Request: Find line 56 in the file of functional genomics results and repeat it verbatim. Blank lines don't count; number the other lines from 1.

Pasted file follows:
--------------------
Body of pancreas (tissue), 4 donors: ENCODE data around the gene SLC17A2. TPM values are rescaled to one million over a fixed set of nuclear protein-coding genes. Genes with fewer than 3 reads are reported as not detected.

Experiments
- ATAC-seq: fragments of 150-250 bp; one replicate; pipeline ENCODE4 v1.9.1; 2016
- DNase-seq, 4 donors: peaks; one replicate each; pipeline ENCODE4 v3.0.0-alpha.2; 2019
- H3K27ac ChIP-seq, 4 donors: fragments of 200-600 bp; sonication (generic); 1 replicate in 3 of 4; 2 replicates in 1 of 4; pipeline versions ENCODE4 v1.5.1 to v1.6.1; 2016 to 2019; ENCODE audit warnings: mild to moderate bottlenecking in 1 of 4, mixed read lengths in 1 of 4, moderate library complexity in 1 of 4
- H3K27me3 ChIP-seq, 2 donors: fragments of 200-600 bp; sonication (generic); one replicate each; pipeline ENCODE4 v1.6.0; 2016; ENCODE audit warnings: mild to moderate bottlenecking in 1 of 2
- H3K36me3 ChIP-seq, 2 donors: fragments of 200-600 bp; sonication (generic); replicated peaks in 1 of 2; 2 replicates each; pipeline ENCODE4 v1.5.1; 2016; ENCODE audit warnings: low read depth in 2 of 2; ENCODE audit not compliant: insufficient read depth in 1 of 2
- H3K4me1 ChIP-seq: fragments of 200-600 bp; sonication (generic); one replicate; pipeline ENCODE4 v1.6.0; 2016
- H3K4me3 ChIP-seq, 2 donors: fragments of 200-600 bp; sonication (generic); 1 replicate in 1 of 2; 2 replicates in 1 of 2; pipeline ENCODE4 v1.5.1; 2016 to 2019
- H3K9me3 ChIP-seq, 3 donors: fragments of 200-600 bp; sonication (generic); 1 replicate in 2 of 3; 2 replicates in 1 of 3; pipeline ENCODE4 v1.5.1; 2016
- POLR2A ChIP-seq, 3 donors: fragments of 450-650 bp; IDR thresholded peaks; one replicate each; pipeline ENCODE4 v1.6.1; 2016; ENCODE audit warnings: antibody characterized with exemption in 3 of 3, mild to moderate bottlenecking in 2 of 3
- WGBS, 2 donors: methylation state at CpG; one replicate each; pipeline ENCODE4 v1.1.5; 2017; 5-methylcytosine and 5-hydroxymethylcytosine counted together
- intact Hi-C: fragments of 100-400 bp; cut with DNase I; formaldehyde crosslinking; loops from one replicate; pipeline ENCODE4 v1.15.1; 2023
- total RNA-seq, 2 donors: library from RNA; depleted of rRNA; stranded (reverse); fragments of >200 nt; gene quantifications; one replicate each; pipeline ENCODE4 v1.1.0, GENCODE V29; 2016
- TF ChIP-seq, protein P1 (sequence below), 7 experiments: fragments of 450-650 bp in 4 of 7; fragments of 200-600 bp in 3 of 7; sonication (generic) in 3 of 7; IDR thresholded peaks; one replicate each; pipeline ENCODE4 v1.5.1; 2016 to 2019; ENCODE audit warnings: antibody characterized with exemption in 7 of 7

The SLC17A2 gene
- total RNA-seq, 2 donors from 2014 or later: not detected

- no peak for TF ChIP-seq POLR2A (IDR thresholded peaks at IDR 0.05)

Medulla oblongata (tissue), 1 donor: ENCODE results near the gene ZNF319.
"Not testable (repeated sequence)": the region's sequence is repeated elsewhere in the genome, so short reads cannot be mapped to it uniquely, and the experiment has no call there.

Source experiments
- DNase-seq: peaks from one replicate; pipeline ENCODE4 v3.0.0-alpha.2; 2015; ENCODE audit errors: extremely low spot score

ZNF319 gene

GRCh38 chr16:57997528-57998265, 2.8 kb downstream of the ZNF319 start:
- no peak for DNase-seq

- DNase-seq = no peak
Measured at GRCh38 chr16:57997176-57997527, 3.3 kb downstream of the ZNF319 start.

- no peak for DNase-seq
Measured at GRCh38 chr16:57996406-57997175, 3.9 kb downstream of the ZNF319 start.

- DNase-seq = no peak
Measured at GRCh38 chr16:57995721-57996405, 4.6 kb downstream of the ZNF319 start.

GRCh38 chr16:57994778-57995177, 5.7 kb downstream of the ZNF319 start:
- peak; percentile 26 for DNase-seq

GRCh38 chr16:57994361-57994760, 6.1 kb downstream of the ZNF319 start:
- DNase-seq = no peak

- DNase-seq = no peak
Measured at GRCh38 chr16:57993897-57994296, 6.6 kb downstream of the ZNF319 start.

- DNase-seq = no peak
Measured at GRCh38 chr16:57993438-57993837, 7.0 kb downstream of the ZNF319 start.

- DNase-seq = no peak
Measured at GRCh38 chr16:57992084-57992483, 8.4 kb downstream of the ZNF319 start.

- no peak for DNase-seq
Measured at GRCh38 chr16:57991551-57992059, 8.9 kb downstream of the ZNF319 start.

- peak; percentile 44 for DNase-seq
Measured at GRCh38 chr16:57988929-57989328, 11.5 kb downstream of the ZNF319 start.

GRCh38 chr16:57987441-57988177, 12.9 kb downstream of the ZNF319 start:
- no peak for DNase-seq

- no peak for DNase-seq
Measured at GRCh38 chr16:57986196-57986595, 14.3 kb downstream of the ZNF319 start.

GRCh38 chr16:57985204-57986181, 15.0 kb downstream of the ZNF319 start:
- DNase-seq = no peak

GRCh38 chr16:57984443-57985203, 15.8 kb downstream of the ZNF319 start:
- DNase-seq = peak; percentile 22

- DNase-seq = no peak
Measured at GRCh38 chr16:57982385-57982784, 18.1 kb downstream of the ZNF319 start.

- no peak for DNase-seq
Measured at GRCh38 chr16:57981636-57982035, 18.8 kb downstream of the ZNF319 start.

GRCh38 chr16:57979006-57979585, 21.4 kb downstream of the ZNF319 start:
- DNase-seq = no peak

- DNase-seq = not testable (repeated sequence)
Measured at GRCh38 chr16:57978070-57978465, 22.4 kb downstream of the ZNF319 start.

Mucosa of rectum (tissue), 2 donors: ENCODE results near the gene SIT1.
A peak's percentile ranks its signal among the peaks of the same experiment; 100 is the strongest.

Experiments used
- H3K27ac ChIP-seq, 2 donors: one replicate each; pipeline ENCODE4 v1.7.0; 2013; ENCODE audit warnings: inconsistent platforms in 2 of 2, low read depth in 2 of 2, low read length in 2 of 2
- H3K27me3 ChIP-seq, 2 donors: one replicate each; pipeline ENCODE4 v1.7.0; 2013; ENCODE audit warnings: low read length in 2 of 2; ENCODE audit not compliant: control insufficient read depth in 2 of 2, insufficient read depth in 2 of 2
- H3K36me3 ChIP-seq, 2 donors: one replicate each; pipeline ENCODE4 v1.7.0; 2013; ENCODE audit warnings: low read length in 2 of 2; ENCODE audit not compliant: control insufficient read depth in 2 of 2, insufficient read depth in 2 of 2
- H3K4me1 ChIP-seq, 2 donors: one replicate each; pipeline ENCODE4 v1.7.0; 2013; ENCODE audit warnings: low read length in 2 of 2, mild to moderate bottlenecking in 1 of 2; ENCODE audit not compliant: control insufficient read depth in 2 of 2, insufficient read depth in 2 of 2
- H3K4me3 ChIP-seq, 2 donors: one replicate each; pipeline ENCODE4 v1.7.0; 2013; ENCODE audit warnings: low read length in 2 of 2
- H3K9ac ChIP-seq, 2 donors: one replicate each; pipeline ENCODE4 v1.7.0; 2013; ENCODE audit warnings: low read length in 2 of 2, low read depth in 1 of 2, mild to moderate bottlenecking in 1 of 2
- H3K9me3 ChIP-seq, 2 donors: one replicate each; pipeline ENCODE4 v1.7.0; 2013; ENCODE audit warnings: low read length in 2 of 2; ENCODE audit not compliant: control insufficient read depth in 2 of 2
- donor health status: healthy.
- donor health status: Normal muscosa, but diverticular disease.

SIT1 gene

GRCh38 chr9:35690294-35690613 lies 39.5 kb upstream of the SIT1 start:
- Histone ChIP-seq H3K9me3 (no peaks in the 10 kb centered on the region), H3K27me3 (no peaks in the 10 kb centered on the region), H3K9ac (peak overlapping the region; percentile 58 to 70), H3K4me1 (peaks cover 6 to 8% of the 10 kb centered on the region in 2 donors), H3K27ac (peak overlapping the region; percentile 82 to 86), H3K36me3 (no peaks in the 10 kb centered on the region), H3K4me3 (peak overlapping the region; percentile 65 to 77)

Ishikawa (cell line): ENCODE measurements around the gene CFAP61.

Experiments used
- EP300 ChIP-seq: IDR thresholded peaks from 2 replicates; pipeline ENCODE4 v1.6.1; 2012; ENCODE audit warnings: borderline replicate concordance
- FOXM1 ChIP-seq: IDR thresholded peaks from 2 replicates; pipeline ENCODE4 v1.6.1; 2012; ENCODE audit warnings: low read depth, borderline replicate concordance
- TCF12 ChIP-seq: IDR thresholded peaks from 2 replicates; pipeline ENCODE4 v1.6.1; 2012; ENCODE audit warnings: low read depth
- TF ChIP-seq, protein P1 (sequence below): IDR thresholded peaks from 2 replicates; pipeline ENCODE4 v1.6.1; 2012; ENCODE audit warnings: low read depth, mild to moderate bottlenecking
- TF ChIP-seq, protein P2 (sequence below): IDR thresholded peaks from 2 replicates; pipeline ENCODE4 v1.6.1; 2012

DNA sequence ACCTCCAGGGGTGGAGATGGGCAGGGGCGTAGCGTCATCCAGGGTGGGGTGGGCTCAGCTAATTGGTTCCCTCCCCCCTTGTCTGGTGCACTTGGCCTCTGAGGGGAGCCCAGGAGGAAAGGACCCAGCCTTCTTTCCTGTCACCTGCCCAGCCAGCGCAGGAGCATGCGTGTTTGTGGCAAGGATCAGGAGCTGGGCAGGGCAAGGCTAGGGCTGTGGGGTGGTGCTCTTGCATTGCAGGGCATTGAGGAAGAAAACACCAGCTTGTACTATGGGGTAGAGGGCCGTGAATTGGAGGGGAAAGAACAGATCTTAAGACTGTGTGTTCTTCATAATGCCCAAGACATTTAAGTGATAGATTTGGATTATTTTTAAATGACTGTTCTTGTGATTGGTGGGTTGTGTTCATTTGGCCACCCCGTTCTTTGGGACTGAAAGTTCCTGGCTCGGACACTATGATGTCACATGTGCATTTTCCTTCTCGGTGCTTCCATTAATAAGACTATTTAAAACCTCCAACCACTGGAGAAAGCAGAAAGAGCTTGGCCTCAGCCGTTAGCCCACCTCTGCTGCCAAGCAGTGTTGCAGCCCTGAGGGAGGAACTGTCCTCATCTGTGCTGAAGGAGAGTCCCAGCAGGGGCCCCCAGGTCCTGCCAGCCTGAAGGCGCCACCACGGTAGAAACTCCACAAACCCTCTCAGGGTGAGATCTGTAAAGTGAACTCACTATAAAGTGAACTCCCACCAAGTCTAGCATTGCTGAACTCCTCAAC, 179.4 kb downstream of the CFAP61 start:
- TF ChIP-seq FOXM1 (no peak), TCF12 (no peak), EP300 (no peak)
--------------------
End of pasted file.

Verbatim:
- no peak for DNase-seq